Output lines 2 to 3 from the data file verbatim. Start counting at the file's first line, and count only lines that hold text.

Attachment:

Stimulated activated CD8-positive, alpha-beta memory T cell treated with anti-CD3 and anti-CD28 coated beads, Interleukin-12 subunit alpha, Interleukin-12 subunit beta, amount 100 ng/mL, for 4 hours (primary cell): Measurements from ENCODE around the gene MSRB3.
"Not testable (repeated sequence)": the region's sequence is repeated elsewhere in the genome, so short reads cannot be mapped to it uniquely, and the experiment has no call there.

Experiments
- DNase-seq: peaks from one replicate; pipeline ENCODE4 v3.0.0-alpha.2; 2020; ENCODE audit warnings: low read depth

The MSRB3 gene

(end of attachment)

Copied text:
"Not testable (repeated sequence)": the region's sequence is repeated elsewhere in the genome, so short reads cannot be mapped to it uniquely, and the experiment has no call there.

Experiments